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Sharing Breast Milk: An Educated Choice

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by Rebecca J. McCloskey, MSW, LCSW

Though few would dispute that breast milk is better for babies than formula, the sharing of breast milk, an age-old practice, is a lightning rod for negative criticism – criticism not so very dissimilar from that incurred by breastfeeding itself sixty odd years ago. But while we now know and accept that breastfeeding is important and should be encouraged, sharing breast milk remains a largely western taboo.

Ideally, of course, all mothers would receive the practical, cultural, and institutional support they need to breastfeed on their own. But for women who are passionate about offering their babies nature’s first food, but find for a variety of reasons they are unable to breastfeed, searching for a secondary source makes lots of sense. These moms want to provide the most nutritious and biologically appropriate food for their children; that is, breast milk with its many ingredients and live structures that are impossible to replicate.

Indeed, both the American Academy of Pediatrics and the the World Health Organization (WHO) recommend exclusive breastfeeding for at least six months, and thereafter in combination with food. Interestingly, WHO specify that best alternative to a mother’s milk is breast milk from a wet nurse.

It seems more than time that we should reevaluate the benefits of sharing breast milk.

An Ancient Practice

350-milk-sharingIn many village communities in Africa and the Islamic world, nursing the baby of a friend or relative has always been considered good manners. In Europe, hiring a wet nurse became standard practice for royalty and aristocracy by the Middle Ages. By the 19th century even the middle class used wet nurses. Madame Bovary, the Victorian title character of Flaubert’s novel, and the wife of a doctor, sent her baby to a wet nurse as a matter of course.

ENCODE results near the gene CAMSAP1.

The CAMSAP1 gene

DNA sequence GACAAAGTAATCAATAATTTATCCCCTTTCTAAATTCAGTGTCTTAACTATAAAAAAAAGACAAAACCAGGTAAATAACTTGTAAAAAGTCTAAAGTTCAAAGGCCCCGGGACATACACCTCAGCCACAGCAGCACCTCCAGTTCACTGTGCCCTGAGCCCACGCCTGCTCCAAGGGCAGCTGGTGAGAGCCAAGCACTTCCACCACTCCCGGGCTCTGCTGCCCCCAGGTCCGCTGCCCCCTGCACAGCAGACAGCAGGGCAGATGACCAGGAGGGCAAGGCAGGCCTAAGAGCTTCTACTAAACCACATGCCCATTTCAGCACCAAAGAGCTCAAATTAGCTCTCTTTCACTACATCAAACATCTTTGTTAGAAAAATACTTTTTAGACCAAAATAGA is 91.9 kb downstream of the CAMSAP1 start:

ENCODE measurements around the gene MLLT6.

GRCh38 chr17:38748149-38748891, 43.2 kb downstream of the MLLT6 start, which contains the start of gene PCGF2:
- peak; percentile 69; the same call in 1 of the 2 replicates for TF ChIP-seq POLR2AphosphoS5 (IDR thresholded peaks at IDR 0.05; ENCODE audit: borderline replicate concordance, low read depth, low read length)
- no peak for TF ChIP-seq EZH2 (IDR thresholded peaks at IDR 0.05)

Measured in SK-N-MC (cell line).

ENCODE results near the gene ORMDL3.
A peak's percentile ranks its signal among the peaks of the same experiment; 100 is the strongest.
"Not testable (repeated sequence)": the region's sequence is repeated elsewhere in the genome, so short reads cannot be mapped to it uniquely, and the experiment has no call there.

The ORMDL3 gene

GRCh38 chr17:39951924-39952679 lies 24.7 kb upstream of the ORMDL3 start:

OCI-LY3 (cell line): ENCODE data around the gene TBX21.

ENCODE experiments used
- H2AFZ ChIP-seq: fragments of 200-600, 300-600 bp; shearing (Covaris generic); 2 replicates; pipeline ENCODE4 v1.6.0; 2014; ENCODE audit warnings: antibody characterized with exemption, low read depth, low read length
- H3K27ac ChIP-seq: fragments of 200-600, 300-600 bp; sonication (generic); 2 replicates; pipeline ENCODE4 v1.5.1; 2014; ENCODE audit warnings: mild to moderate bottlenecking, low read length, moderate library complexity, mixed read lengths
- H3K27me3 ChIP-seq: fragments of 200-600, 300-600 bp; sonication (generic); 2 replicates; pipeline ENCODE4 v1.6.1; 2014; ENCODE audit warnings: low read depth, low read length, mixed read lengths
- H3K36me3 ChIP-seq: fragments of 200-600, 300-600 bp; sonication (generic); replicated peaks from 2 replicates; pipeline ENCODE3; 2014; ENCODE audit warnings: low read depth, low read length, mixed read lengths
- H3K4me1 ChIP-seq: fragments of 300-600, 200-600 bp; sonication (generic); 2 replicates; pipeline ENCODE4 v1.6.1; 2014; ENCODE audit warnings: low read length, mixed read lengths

The practice of sharing milk only really declined significantly in the West in the 20th century as a result of aggressive marketing campaigns for infant formula rose across the globe.

A Dangerous Practice?

In a Baby Talk poll, 45% said that cross nursing was “disgusting” or “weird.” Sharing breast milk incites a strong visceral reaction among many people. And it is certainly true that nursing a baby is an intimate act, and sharing milk needs to be done responsibly.

But our mainstream society has no problem with babies ingesting formula based on cow’s milk, which can include additives, preservatives, and unsafe chemicals, such as bovine growth hormone and perchlorate. We know nothing about the treatment or feeding of the cows or the process by which their milk is extracted. On top of this, numerous studies, show that formula-fed children have higher rates of cancer, obesity, inflammatory bowel disease, SIDS, respiratory infections and allergies, among other negative conditions.